Preparing for the High School Transition for Students with IEPs
This webpage has resources to support middle school students and their families in understanding the different pathways to graduation and how middle school course selection impacts high school and postsecondary planning.
Students in grades 5-8th and their Parents will learn:
- common misperceptions in regards to paths to graduation.
- information about the transition from middle school to high school for students with IEPs.
- information about graduation requirements and the different pathways to graduation for students with disabilities.
- about educational options available after high school.
Resources to support Middle School families planning for life after high school:
When planning for the future, many IEP teams have questions about a student’s readiness or ability to access college. Use these questions to guide the conversation and planning process for determining whether or not your student will be able to be successful in college.
Families can also use these questions to understand where their student may need more support.
The areas covered are:
- Organization/Self-Management & Social Skills
Use the questions as a check list. What is the student able to do now? What can they work on with support at home? At school?
Some questions are:
Does the student complete and turn in school work on time?
Can the student name and describe their disability and its impact on learning?
Does the student ask for help when needed?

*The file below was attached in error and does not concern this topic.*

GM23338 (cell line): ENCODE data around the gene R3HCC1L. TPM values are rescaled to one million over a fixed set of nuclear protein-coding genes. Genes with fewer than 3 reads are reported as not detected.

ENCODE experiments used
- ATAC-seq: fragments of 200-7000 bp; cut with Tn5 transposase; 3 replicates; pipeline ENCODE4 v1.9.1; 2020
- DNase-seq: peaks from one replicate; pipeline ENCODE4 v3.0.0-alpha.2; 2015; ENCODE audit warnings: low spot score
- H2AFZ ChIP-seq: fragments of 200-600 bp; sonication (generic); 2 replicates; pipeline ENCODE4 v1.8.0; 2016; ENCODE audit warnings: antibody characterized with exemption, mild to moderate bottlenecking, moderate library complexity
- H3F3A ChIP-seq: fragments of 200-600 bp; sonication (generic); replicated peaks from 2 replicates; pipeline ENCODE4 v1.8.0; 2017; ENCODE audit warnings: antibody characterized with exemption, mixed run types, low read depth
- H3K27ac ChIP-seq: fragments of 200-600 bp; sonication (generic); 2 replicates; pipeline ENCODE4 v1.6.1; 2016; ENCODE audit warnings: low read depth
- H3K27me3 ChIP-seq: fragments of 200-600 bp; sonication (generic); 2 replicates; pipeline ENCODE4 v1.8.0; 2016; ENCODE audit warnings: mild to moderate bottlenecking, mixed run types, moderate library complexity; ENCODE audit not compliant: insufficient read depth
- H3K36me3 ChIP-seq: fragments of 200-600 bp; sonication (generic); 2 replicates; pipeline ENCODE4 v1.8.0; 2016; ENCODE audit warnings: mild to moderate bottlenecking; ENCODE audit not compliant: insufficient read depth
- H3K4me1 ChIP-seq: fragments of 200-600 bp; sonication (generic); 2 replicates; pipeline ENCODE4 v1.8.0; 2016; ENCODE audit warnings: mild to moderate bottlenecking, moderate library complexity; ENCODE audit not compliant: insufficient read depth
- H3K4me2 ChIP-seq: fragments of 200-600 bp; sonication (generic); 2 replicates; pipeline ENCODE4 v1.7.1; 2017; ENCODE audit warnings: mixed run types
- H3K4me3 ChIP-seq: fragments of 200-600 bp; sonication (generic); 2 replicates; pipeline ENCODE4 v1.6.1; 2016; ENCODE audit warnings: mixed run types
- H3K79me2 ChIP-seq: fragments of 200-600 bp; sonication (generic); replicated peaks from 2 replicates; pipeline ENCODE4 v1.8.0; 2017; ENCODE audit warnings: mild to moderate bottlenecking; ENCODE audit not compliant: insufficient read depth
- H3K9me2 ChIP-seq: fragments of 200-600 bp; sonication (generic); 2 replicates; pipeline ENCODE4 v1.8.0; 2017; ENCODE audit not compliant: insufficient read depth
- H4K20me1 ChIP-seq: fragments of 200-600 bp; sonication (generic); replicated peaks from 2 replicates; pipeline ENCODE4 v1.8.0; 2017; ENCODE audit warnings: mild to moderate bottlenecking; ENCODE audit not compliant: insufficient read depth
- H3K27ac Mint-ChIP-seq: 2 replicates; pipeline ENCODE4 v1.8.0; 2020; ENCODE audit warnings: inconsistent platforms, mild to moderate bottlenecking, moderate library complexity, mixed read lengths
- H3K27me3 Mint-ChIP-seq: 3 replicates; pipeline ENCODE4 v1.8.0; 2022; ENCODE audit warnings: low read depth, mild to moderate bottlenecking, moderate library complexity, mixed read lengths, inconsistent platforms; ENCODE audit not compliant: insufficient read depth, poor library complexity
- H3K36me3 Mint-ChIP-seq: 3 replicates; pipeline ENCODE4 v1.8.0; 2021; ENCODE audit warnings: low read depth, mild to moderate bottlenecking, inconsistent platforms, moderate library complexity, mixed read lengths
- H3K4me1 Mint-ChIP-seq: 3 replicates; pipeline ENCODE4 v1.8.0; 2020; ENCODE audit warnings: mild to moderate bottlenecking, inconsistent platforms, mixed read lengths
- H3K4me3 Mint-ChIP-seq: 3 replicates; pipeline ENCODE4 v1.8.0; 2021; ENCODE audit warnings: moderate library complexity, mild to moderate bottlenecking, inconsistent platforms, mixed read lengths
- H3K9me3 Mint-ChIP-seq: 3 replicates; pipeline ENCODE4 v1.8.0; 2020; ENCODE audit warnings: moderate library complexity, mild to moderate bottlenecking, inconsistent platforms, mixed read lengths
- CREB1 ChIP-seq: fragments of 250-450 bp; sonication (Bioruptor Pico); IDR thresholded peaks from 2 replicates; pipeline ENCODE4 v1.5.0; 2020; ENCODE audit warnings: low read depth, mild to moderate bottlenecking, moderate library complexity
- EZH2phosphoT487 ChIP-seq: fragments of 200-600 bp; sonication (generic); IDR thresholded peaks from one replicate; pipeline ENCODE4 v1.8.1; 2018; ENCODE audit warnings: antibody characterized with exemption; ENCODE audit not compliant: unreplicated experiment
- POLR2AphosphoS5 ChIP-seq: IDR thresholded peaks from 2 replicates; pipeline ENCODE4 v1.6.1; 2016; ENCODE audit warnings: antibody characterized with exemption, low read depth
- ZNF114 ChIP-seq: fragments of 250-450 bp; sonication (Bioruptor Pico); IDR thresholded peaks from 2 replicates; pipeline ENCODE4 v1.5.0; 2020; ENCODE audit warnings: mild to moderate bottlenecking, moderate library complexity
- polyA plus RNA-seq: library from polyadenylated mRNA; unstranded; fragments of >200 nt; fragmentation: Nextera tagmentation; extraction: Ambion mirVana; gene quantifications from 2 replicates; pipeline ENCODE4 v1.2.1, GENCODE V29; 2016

Does the student follow their schedule independently?
Does the student apply self-regulation strategies under stress?
Transition is the time between ninth grade and graduation from high school or a transition
program for students with disabilities. Students, families and schools look
at what the student will need, in addition to academics, to live and work as independently as
possible when they transition from school to adult life.
- An outline of what you and your student ages 14-21 should consider during transition.
- The checklist includes:
- General considerations,
- Employment, Training and Learning,
- Recreation, Leisure and Community Participation,
- Home and Independent Living.
Some highlights of the guide:
- Planning for College while still in High School starting Freshman Year (9th grade)
- Self Advocacy
- Family Roles in Postsecondary Planning
- Differences Between High School and College
Three year college program for young adults with learning differences and autism spectrum disorders.
- Students live on campus learning independent living and employment skills.
- Students graduate with a certificate from Century College in one of 4 areas:
- Health Care
PACER Center Transitions website https://www.pacer.org/transition/
PACER’s Middle & High School Transition Planning https://www.pacer.org/transition/learning-center/planning/
PACER Center Self advocacy https://www.pacer.org/transition/learning-center/health/building-self-advocacy.asp
PACER Center Webinars https://www.pacer.org/livestream/archive.asp
PACER COVID-19 Resources https://pacer.org/special/covid-19.asp
Think College is a national organization dedicated to developing, expanding, and improving inclusive higher education options for people with intellectual disability.
With a commitment to equity and excellence, Think College supports evidence-based and student-centered research and practice by generating and sharing knowledge, guiding institutional change, informing public policy, and engaging with students, professionals and families.
Upcoming language specific Family Nights
*Middle school students with IEPs and their parents are encouraged to attend.
Tues, May 18, 6:00-7:30 p.m.
- Google Meet joining info.
Video call link: https://meet.google.com/fxi-kfej-hrd
Or dial: (US) +1 443-626-4350 PIN: 556 362 834#
- Google Meet joining info.
Video call link: https://meet.google.com/nea-wkrj-xkr
Or dial: (US) +1 609-800-2331 PIN: 194 976 259#